"I know you wrote that you're frustrated with reading clinical drug research but I was wondering if you could dedicate a post to explaining the barrier of entry for new antipsychotics that are *different* from the "new" antipsychotics. Also, I do not understand why you've stated the old antipsychotics are better (for whatever reasons) than the new antipsychotics. My husband has been on Risperdal for years and it works. I'm vigilant about exercise and diet so as to try to curb the potential diabetes side-effect. The fear on both our parts of psychotic episodes and the potential destruction that one could cause, is far outweighed by the benefits of risperidone. That is our choice, but I'm hopeful breakthroughs will occur in drug research that improve beyond the current "new" drugs that are simply more of the same.
I love your blog and plan to visit frequently."I cannot say that there is just one "barrier of entry" for new drugs to treat psychosis. Many new chemicals go through a very lengthy developmental process that takes years of preparation before testing human subjects is possible. Only a minority of drugs make it that far, and an even smaller percentage actually make it to market. As I do not work in this particular field, I cannot comment beyond this.
Both the first and second generation antipsychotics are thought to treat psychosis through blockade of D2 dopamine receptors. This is know as the dopamine hypothesis of schizophrenia.
The third wave of antipsychotics that are currently under development are driven by the glutamate hypothesis of schizophrenia. In order to explain how these newer agents might work, I first need to give an overview of the glutamate system.
Organization of the Glutamatergic System: (Very BORING, but necessary to understand how these compounds work)
Glutamate is the primary excitatory neurotransmitter of the nervous system. It is composed of both metabotropic and ionotropic receptors, the latter of which produce fast postsynaptic reactions. Because glutamate neurons are present throughout the brain (as opposed to specific, concentrated nuclei such as the median raphe and substantia nigra), its role in specific behaviors and other brain functions is difficult to determine. For sure, however, its major functions discovered so far include synaptic plasticity, and learning/new memory (especially long-term potentiation).
Glutamate Synthesis, Release, and Inactivation:
Glutamate can be synthesized by many different chemical processes. It is primarily made by the breakdown of glucose. The primary precursor to glutamate is known as glutamine (which is located in glial cells as well as glutamate neurons), which is converted into glutamate via an enzyme called glutaminase (located in glutamate neurons). The process works like this: after a neuron releases glutamate, in will be transported back either into the nerve terminal or into glial cells (astrocytes in this case) and is then converted into glutamine by the enzyme glutamine synthetase. Glutamaine can be later released again by astrocytes and taken up by neurons that converted it back into glutamate by the enzyme glutaminase.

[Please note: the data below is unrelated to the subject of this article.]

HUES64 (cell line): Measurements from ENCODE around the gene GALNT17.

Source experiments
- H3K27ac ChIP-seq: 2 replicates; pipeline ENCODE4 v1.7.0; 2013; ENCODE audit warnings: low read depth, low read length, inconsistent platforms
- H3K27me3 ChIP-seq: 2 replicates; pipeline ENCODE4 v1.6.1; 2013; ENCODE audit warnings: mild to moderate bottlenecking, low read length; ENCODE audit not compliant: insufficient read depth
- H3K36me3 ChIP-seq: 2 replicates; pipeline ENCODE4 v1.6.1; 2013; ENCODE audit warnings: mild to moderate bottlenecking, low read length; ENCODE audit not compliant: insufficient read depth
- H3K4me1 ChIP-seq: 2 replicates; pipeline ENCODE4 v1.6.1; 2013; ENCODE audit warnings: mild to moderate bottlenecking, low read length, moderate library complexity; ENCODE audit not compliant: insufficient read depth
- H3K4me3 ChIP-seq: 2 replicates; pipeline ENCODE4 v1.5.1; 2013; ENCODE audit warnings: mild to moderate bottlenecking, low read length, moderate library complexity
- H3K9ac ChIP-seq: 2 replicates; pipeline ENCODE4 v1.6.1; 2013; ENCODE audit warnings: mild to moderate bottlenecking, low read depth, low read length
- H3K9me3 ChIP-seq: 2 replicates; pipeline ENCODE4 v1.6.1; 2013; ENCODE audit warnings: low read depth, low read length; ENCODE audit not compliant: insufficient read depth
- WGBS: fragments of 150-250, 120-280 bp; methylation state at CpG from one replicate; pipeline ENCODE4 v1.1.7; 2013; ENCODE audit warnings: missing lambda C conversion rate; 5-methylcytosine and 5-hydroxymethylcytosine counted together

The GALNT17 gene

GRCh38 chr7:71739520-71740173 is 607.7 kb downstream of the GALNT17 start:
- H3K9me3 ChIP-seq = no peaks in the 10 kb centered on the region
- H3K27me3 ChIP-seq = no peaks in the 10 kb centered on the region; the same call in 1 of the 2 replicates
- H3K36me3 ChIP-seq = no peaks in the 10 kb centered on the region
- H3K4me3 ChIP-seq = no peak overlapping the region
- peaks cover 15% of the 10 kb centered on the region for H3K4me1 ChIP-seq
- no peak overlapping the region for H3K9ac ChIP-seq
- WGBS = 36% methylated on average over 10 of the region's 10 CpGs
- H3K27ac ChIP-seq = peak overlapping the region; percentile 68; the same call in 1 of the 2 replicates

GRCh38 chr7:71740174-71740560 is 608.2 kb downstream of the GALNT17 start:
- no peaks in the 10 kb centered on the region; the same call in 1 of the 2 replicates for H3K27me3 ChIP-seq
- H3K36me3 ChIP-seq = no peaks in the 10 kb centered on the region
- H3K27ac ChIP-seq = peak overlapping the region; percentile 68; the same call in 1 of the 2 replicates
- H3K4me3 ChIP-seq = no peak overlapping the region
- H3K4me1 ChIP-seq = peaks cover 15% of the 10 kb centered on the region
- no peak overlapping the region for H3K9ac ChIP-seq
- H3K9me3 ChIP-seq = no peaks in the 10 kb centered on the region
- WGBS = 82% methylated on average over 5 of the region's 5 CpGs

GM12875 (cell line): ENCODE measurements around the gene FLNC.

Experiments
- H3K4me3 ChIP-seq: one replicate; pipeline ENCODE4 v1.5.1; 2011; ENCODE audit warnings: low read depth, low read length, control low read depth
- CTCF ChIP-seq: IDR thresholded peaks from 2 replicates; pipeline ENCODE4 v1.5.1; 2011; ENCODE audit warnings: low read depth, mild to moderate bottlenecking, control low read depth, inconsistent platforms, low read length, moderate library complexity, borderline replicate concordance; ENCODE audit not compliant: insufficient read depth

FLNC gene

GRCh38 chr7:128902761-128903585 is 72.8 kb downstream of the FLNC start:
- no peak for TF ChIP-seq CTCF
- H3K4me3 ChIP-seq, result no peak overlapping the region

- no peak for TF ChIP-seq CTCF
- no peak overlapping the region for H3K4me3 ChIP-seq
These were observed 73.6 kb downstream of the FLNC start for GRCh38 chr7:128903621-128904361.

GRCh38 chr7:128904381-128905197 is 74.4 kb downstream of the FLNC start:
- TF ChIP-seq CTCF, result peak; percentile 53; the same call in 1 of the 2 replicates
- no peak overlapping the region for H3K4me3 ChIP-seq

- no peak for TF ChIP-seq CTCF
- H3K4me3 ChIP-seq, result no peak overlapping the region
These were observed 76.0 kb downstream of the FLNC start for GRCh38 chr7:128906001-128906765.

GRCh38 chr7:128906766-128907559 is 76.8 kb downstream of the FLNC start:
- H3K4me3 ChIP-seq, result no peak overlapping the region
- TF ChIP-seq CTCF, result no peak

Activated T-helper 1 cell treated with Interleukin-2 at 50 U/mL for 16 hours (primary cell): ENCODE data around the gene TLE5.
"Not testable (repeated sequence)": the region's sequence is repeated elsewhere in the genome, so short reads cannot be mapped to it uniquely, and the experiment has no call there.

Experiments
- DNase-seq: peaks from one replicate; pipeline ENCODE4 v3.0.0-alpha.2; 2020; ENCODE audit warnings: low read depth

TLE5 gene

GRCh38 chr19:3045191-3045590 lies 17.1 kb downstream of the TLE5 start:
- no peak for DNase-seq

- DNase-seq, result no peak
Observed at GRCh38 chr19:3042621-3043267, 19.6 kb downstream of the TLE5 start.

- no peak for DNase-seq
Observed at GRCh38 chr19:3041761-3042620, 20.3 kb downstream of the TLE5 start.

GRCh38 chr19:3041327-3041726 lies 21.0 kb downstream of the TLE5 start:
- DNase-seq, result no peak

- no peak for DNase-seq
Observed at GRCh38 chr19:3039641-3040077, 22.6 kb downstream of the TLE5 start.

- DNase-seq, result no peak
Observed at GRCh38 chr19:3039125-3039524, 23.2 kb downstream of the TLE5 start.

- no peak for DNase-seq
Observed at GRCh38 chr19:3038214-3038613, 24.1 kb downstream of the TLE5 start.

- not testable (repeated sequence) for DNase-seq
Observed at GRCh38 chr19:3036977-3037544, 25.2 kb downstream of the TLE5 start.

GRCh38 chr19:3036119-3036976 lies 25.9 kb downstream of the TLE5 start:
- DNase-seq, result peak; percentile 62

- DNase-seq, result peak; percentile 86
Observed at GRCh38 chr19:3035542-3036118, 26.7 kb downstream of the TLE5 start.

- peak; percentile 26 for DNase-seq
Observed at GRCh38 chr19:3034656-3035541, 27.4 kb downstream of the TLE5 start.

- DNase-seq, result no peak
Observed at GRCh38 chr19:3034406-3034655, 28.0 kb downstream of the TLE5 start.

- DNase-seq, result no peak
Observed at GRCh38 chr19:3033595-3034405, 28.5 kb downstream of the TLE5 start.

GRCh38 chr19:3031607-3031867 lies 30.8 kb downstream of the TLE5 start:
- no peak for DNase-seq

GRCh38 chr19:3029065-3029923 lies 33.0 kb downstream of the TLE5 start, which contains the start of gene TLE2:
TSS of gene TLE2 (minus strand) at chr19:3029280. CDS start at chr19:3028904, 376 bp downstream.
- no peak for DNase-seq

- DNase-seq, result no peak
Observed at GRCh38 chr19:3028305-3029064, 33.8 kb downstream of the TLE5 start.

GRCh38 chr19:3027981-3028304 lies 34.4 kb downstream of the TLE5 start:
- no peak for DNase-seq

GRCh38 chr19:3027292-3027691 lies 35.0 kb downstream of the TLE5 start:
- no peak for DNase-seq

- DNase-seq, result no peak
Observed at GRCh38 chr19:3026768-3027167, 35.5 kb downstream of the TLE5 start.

Ionotropic Glutamate Receptors:
There are three subtypes of glutamate ionotropic receptors. The three receptors are AMPA, Kainate, and NMDA (see the image above). Most fast excitatory responses to glutamate are mediated by activation of the AMPA receptor (even though the NMDA receptors gets all the press these days).
For both the AMPA and kainate receptors, the effect of depolarization is mainly caused by the influx of sodium (Na+) ions into the cell. NMDA activation is very different. These receptors allow sodium AND calcium (Ca++) into the cell. Calcium is responsible for activation of various second messenger systems.
Similar to the nicotinic receptor described in this post, recall that the complete receptor contains five separate subunits that come together to form the receptor channel. The other feature that distinguishes the NMDA receptor from the AMPA and kainate receptors is that it requires TWO different neurotransmitters to cause depolarization. Glutamate is the first neurotransmitter required. The other neurotransmitter is the amino acid glycine (see below).
d-serine, can also bind to this site in place of glycine. Glycine and d-serine are considered co-agonists. There are two additional binding sites on the NMDA receptor that affects its function. One site is within the cell that binds to magnesium (Mg++) ions. The magnesium ions block the flow of sodium and calcium until it is released from the receptor. Here is where it gets complicated: the presence of both glutamate and glycine at their respective sites is not enough to release the magnesium ion from within the cell. The cell must be depolarized first by either the AMPA or kainate receptors, in addition to glutamate and glycine latching onto their NMDA receptors, which then frees the magnesium ion from within the cell allowing sodium and calcium to flow inside, thereby activating a second messenger system (phew!).
You'll also notice from the above image that there is a site for the illicit drug phencyclidine (PCP) and also ketamine (AKA special K). Both PCP and ketamine, when binding to their receptor site, act as an antagonist. As it turns out, the behavioral effects of both of these drugs produce a syndrome very similar to schizophrenia, which is why the NMDA receptor is a new target for treatment in schizophrenia.